Stephania Bell: Jake Locker

James StarksJeff Hanisch/US PresswireJames Starks will miss more time in Week 5.

Four teams -- the Minnesota Vikings, Pittsburgh Steelers, Tampa Bay Buccaneers and Washington Redskins -- have a bye this week and are hopefully using the time to get healthy, or at least healthier. Meanwhile, the Carolina Panthers and Green Bay Packers are returning from their bye week with a healthier Eddie Lacy for the Pack. One other injured RB hasn't quite healed up, however.

Already ruled out for Week 5

Packers running back James Starks needed more than the bye week to nurse his knee injury back to health. He has already been ruled out for this Sunday’s game against the Lions. Detroit will be without wide receiver Nate Burleson again this week and for several more to come. The Titans lost quarterback Jake Locker to a hip injury for several weeks, but fortunately for them it was not as severe as it could have been. Even within the last day the news has improved. Locker was initially projected to miss six to eight weeks, but ESPN’s Ed Werder reported Thursday that he is now expected to miss four to six weeks.

In the case of Chargers’ receiver Malcom Floyd, he has not only been ruled out for Week 5 but he is now done for the 2013 season. Floyd suffered a frightening neck injury in Week 2 and was carried off the field on a spine board. Although Floyd was released from the hospital after the game, traveled home with his teammates and has reportedly been making progress, the decision for his long-term health was made to spend the rest of this season recovering.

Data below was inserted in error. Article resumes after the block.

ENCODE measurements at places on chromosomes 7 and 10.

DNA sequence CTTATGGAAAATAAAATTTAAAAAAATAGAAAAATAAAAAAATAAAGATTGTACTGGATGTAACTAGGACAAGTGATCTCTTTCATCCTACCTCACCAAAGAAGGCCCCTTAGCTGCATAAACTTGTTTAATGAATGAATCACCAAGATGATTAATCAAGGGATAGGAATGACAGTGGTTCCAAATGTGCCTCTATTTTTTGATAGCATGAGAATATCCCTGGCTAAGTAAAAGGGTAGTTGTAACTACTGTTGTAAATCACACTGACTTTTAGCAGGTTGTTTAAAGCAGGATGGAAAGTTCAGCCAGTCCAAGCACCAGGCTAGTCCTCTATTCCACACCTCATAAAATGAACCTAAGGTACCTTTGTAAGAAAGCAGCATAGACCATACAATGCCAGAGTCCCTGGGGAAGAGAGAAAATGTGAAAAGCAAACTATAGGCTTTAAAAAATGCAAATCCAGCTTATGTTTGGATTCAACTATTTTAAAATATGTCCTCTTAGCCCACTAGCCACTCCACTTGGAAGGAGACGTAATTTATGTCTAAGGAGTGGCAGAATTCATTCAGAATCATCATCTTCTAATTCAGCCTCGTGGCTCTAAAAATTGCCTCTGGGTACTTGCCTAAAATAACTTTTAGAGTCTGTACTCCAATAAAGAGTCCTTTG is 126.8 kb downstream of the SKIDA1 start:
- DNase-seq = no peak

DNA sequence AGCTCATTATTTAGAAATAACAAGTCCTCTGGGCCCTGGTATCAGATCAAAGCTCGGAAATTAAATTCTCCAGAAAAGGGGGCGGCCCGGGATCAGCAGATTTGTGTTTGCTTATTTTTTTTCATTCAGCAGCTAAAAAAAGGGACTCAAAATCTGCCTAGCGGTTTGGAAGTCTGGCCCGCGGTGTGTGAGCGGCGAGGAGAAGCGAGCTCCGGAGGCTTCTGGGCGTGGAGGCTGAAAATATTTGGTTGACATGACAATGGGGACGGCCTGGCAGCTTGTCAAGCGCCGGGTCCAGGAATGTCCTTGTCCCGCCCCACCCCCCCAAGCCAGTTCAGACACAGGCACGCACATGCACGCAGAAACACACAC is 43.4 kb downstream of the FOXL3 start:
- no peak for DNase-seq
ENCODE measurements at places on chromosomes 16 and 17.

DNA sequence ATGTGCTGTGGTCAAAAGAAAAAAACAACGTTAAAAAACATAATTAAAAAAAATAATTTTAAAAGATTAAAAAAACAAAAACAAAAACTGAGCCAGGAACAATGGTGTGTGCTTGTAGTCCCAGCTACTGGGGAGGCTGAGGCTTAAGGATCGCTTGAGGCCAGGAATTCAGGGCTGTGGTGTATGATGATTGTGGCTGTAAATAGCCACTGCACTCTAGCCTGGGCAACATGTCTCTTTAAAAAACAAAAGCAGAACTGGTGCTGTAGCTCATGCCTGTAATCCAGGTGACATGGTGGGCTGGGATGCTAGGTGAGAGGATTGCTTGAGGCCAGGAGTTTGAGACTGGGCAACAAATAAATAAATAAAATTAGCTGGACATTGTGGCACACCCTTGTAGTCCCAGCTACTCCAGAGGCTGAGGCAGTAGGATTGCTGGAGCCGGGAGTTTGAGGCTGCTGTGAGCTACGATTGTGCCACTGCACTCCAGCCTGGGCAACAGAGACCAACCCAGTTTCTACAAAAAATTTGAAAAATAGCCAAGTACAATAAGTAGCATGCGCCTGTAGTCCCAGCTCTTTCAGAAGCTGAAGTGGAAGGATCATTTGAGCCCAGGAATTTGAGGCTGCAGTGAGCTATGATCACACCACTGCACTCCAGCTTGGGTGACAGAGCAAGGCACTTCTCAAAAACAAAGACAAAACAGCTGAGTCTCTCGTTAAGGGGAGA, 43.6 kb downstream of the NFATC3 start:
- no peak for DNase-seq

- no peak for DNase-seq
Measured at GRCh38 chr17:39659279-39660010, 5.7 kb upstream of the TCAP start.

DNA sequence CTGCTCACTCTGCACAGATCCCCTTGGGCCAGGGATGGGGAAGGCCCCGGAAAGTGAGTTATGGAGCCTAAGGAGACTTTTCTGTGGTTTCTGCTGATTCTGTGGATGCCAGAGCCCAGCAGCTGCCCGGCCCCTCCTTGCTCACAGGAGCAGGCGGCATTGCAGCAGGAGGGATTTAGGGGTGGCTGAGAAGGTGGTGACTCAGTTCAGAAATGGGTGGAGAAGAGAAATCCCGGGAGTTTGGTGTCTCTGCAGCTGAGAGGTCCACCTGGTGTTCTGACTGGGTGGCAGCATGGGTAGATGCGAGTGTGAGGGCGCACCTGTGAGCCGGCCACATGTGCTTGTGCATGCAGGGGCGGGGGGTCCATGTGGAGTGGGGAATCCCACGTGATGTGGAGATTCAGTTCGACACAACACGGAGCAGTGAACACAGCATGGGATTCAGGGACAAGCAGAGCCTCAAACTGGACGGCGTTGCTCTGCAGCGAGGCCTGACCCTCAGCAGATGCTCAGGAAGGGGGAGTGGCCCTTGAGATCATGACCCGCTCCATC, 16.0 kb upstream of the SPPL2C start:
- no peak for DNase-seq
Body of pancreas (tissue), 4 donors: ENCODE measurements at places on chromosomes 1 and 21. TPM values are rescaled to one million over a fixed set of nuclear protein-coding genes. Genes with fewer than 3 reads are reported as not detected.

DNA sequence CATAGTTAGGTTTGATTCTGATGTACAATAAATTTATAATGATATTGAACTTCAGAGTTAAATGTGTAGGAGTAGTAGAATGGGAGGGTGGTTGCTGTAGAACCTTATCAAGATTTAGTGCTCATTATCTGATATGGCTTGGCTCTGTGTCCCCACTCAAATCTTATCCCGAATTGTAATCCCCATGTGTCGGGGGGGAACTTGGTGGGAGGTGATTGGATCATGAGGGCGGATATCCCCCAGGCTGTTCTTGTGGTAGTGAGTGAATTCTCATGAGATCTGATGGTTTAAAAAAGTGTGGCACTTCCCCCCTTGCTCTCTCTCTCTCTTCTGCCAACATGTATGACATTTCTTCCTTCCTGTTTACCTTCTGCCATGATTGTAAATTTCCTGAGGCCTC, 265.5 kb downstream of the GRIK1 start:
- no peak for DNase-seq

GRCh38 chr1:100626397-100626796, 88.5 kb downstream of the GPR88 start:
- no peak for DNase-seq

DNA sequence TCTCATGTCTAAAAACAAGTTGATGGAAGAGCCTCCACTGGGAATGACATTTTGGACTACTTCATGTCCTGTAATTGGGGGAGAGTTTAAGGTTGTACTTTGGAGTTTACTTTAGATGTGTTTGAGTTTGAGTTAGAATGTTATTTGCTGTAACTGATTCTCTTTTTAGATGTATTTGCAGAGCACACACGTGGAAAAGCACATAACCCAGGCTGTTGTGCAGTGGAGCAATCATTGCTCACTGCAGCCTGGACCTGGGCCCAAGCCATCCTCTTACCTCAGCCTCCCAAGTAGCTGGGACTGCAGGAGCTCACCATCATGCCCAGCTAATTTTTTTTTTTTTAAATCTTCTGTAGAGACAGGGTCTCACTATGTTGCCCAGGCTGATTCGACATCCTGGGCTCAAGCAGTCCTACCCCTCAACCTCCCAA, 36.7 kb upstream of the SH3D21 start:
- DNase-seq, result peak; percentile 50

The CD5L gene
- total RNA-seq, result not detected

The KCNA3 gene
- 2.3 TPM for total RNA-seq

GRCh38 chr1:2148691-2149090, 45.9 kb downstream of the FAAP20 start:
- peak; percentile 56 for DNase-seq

Big names off the injury report

Ravens running back Ray Rice was a question mark leading up to last Sunday’s game because of a strained hip flexor, which kept him out of action in Week 3. Rice played but only saw five carries for 17 yards, perhaps a function of how the Ravens simply didn’t run the ball more. At least he came out no worse for wear, despite being on the field for over 40 snaps. Rice does not appear on this week’s injury report and should be in good shape heading into Week 5. His teammate, Bernard Pierce, didn’t run much last week either and was reportedly dealing with a calf issue, per the Baltimore Sun. He does not however appear on the team’s injury report.

Lions running back Reggie Bush ran last Sunday like there were no issues with his knee whatsoever, rushing for 139 yards and a touchdown with a few receptions to boot. Now the Lions can only hope it stays that way. The week is starting off well with Bush not appearing anywhere on the team’s injury report. A healthy Bush will face the off-the-bye-week Packers this Sunday.

Cardinals wide receiver Larry Fitzgerald has a healthy hamstring once again and is free of the injury report designation. It would appear that his teammate, running back Rashard Mendenhall, is also off the report (at least as of Wednesday; Thursday’s report is not yet complete). Mendenhall has been plagued by various ailments, including a knee injury from the preseason and a toe injury in recent weeks. A healthy Mendenhall would be a nice change of pace.

Rams running back Daryl Richardson does not appear on this week’s injury report after spending several weeks there with a foot injury. Just how much his foot ailment was to blame for his lackluster running is unclear (he is averaging only 2.7 yards per carry), but the question is whether a healthier Richardson will even be the starter. There seems to be some mystery as to how this situation will play out, but ESPN.com’s Nick Wagoner indicates Zac Stacy could now be in the mix.

Atlanta Falcons